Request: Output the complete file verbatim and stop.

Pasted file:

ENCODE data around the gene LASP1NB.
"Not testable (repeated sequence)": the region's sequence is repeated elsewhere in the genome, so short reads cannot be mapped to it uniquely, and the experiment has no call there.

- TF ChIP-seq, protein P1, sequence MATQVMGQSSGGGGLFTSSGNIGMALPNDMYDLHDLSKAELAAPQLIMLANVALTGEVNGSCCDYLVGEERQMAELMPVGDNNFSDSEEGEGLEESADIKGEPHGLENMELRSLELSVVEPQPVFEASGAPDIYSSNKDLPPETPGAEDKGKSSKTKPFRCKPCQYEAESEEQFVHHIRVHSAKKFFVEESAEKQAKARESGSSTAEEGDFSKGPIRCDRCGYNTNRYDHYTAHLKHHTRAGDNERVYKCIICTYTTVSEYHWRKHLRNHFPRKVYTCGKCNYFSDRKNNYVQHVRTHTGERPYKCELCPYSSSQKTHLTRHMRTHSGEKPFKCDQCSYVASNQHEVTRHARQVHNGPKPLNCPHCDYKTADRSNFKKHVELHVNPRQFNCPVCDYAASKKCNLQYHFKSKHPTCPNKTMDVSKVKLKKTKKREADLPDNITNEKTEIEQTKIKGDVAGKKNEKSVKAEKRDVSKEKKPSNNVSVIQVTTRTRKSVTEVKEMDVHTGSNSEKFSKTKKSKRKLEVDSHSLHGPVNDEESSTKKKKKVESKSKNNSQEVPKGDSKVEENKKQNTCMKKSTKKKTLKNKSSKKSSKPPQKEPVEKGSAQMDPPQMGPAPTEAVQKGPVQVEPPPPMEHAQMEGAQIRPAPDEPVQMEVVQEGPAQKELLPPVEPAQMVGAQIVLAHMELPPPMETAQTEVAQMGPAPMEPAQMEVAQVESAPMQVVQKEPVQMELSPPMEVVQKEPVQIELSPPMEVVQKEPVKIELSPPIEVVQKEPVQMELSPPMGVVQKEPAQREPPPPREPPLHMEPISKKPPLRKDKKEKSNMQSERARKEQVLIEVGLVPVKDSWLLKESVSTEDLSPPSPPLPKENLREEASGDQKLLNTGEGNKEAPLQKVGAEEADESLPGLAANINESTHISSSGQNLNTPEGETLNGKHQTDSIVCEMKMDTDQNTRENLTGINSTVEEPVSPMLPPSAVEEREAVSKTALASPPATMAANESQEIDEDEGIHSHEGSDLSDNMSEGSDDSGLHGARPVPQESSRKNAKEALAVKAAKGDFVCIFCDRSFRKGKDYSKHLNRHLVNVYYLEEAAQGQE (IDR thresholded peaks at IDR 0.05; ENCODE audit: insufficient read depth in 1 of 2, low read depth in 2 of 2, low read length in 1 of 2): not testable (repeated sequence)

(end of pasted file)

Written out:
ENCODE data around the gene LASP1NB.
"Not testable (repeated sequence)": the region's sequence is repeated elsewhere in the genome, so short reads cannot be mapped to it uniquely, and the experiment has no call there.

- TF ChIP-seq, protein P1, sequence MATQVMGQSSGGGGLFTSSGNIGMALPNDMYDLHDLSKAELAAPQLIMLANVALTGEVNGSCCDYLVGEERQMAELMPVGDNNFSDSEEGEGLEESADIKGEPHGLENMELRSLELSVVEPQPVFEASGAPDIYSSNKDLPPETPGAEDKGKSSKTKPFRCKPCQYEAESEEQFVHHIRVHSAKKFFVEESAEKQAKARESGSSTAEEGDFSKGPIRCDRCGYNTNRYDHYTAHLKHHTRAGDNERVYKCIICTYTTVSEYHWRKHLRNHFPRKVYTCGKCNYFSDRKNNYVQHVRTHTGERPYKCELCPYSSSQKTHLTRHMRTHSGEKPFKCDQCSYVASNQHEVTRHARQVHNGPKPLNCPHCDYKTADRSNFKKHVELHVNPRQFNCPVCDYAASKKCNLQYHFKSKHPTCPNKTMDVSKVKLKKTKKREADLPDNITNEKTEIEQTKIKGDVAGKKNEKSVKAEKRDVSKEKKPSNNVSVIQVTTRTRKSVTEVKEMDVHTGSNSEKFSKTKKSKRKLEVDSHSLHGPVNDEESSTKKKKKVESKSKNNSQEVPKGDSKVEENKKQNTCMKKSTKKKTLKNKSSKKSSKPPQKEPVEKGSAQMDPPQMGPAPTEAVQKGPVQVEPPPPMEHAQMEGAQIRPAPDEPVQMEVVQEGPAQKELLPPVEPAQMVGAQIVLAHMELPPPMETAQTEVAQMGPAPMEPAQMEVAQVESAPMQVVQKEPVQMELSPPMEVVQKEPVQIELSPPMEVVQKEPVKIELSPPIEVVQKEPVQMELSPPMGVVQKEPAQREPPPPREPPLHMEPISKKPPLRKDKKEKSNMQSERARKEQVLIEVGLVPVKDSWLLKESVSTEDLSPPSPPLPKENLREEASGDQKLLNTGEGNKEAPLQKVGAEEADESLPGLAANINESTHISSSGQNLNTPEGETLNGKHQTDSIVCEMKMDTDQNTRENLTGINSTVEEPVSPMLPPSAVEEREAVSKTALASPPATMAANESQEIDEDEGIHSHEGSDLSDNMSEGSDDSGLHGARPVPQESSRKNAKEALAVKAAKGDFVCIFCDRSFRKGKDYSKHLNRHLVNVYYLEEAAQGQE (IDR thresholded peaks at IDR 0.05; ENCODE audit: insufficient read depth in 1 of 2, low read depth in 2 of 2, low read length in 1 of 2): not testable (repeated sequence)